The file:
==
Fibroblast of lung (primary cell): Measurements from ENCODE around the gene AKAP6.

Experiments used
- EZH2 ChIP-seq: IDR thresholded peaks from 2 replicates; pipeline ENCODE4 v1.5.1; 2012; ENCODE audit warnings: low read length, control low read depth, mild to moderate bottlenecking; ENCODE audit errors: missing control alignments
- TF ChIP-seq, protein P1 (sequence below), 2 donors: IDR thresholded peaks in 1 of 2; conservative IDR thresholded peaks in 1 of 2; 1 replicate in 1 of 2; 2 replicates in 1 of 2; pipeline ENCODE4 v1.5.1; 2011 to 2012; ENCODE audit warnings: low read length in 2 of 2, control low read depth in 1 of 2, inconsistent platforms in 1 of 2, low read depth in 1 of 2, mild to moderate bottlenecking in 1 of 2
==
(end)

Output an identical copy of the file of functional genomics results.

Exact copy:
Fibroblast of lung (primary cell): Measurements from ENCODE around the gene AKAP6.

Experiments used
- EZH2 ChIP-seq: IDR thresholded peaks from 2 replicates; pipeline ENCODE4 v1.5.1; 2012; ENCODE audit warnings: low read length, control low read depth, mild to moderate bottlenecking; ENCODE audit errors: missing control alignments
- TF ChIP-seq, protein P1 (sequence below), 2 donors: IDR thresholded peaks in 1 of 2; conservative IDR thresholded peaks in 1 of 2; 1 replicate in 1 of 2; 2 replicates in 1 of 2; pipeline ENCODE4 v1.5.1; 2011 to 2012; ENCODE audit warnings: low read length in 2 of 2, control low read depth in 1 of 2, inconsistent platforms in 1 of 2, low read depth in 1 of 2, mild to moderate bottlenecking in 1 of 2